I once knew a woman who had been badly abused by her significant other and yet, despite calling the cops, went back to him. In that moment, I realized how complicated abuse is. There are factors—childhood wounds, generational sins, and decades-long habits—that keep us caught up in toxic and oppressive relationships.
The prophet Isaiah once wrote, “Learn to do right; seek justice. Defend the oppressed” (Isaiah 1:17). How do we do that? Not simply with truth but also with God’s grace.
As your friend fights to believe the abuse really isn’t his fault, grace waits. As your daughter goes back to the guy you want to run over with your truck, grace stands by. Grace is being ready whenever they’re ready, like the father of the prodigal son who waited until his boy came home.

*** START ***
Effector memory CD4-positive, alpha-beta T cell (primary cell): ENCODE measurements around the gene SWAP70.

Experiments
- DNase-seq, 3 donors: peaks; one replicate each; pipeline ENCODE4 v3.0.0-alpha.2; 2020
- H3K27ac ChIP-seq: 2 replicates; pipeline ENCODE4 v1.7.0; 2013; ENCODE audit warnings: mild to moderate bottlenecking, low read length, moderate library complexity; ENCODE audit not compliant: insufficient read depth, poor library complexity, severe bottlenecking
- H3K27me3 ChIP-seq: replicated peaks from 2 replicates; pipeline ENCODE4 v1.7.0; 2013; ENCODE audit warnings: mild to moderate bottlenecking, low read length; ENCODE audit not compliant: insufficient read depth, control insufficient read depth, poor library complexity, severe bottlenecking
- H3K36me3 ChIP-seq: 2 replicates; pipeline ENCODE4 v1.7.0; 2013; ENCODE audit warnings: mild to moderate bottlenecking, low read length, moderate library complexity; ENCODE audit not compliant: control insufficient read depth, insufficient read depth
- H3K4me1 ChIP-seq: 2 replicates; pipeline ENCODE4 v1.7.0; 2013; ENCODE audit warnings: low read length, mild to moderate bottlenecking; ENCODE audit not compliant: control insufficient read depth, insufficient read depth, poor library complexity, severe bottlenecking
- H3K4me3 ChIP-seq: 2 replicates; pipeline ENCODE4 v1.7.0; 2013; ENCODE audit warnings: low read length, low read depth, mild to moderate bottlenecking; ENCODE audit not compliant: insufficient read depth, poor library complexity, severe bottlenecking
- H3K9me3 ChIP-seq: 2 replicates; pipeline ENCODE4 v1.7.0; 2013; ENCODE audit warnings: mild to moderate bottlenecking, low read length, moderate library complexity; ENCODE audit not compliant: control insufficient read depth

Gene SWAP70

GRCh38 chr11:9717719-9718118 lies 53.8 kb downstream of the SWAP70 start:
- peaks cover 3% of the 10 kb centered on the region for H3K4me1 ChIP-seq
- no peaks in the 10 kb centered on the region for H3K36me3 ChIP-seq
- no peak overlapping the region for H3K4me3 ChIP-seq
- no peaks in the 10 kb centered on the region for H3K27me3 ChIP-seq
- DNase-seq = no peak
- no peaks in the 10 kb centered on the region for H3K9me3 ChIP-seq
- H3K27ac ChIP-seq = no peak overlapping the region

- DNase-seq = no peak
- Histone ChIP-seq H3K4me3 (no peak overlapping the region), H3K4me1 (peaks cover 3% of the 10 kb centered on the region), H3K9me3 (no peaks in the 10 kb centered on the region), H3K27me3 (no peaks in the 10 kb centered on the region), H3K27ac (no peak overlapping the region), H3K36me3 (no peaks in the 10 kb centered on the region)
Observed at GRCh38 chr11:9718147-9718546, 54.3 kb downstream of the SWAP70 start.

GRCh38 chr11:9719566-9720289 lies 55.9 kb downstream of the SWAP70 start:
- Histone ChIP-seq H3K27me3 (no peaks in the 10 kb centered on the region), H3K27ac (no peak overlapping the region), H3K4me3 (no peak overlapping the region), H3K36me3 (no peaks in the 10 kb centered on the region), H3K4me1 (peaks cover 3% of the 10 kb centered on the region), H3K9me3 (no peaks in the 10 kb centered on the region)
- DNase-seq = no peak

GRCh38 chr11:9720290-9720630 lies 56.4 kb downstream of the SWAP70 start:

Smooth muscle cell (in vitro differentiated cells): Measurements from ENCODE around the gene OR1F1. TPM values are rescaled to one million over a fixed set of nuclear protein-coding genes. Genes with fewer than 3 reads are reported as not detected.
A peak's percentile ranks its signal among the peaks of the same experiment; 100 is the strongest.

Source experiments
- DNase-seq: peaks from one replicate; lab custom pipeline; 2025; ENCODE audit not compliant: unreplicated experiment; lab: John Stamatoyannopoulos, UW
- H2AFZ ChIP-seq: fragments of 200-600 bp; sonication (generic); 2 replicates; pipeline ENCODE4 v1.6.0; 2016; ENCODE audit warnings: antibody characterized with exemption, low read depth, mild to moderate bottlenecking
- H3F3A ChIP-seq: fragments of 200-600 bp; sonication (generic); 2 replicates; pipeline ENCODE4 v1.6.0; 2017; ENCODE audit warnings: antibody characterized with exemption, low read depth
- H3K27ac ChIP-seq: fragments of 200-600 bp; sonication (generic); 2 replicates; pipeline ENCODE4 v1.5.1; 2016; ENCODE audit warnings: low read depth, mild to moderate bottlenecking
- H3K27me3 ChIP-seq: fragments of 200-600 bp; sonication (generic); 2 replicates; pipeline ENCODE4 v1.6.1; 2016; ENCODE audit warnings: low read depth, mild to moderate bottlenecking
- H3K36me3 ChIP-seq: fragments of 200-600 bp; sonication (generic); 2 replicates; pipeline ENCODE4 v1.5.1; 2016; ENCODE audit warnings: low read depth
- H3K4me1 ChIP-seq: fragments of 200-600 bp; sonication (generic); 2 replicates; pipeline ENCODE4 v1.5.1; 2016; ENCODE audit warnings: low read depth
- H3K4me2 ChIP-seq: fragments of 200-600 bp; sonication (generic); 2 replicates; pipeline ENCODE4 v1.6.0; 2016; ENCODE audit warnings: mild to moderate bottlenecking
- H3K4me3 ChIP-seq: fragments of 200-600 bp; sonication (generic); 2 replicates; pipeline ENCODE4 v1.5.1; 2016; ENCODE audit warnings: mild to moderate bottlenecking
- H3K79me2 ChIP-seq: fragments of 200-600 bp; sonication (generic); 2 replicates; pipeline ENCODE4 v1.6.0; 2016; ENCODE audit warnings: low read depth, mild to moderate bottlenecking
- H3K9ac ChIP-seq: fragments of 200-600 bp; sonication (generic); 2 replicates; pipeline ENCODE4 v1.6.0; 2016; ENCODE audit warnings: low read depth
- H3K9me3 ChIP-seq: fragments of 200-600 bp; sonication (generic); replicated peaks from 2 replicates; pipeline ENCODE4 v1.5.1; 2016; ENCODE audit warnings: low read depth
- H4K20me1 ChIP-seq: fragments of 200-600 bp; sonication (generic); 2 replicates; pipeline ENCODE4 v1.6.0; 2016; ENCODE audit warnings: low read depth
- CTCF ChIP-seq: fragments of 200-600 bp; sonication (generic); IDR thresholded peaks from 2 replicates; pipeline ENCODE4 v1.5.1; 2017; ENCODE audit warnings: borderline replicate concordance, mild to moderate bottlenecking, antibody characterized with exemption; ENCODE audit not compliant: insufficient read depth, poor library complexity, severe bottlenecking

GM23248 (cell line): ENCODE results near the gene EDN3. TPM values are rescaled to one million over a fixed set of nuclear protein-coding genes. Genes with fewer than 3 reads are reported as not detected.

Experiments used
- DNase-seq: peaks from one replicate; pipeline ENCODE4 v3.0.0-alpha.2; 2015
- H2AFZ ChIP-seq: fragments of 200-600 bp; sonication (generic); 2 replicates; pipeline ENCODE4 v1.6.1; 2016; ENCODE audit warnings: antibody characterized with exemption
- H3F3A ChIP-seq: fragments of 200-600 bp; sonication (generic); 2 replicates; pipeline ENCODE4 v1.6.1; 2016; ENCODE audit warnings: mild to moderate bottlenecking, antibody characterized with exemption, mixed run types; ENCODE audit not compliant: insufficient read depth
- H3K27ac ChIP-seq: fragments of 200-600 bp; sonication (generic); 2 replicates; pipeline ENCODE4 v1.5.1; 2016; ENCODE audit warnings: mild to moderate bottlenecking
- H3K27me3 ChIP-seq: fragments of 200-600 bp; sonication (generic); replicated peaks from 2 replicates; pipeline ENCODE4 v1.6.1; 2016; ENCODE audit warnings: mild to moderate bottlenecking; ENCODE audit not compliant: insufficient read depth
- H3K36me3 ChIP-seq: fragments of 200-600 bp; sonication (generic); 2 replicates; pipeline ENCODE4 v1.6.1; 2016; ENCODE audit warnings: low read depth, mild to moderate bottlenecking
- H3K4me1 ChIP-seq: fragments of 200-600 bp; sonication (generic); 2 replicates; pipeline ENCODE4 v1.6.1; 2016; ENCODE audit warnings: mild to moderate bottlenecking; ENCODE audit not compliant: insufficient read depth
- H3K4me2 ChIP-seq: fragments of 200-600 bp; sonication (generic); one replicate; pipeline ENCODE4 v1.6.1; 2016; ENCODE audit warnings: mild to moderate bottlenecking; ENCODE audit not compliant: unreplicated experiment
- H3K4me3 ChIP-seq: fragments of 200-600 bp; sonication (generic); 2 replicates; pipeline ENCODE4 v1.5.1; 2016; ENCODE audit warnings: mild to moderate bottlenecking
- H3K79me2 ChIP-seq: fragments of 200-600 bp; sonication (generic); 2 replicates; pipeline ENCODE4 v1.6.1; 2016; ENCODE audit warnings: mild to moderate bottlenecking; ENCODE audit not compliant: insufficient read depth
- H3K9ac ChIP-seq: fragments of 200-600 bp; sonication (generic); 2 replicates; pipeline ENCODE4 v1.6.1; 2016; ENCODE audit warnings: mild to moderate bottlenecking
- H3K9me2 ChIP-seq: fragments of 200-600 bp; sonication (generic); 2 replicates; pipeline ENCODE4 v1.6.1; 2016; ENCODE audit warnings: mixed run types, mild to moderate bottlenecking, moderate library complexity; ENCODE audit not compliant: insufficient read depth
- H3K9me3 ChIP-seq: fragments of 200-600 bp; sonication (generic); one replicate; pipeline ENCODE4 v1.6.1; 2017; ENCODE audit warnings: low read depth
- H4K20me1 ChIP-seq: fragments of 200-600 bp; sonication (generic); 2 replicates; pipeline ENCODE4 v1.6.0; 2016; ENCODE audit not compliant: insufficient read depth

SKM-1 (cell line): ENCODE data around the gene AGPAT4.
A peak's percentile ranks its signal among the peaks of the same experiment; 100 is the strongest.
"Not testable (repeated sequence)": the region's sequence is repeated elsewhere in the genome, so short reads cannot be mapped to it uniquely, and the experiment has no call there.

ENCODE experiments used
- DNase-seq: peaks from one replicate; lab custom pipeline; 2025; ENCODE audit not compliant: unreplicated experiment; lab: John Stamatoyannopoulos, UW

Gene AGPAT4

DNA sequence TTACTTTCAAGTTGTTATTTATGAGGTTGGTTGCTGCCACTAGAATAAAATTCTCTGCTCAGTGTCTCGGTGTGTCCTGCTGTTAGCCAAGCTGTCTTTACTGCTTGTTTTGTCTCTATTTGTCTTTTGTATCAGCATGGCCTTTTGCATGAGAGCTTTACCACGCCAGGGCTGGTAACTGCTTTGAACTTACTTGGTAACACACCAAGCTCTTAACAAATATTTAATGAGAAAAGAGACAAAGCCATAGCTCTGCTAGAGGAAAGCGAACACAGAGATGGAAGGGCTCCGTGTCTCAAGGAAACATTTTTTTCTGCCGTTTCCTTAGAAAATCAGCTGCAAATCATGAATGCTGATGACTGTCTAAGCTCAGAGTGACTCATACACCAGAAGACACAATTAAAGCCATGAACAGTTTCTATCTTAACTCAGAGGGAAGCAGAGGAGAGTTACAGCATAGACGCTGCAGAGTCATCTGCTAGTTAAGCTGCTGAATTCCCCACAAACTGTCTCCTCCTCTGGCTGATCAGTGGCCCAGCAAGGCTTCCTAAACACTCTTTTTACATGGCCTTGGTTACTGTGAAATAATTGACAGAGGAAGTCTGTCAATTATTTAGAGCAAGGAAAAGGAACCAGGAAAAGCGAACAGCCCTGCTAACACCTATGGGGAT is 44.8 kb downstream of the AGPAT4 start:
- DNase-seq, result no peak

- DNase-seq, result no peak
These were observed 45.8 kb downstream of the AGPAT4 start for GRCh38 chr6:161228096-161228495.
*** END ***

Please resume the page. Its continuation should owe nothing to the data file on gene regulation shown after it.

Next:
Grace gives the gospel. If the victim is a Christian, you can say, “You are a child of God. You are precious to our Father. He doesn’t think you’re worthless or stupid or useless. He smiles when he thinks of you.” If the abused isn’t a Christian, you can say, “God wants something better for you. Jesus understands what you’re going through. He wants you to have the hope of a place where there is no more crying or tears or abuse.” Grace defends the abused from an eternity of pain by promising them eternal life through Jesus.
Defend the oppressed with the gospel, giving them Jesus, the best grace of all.